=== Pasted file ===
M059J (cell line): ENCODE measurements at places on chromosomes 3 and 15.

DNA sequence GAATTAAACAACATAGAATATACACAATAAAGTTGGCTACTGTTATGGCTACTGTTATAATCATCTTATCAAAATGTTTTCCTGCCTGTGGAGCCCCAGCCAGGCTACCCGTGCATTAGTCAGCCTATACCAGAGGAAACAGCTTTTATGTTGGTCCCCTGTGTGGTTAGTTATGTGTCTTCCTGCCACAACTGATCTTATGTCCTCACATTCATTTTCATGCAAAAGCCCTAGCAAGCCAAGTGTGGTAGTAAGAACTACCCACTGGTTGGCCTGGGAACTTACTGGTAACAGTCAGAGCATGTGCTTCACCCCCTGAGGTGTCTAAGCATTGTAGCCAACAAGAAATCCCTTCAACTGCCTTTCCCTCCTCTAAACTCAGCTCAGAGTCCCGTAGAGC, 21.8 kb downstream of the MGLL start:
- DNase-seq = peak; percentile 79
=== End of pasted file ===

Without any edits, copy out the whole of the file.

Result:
M059J (cell line): ENCODE measurements at places on chromosomes 3 and 15.

DNA sequence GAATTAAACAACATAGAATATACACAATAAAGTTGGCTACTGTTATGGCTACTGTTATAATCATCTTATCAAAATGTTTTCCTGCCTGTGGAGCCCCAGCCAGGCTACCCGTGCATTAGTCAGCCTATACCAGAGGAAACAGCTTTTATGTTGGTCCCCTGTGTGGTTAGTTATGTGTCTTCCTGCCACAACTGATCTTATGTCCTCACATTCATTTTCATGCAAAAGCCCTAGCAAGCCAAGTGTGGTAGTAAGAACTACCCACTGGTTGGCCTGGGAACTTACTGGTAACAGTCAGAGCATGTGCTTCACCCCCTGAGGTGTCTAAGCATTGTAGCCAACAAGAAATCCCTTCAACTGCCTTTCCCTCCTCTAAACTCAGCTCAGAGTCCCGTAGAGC, 21.8 kb downstream of the MGLL start:
- DNase-seq = peak; percentile 79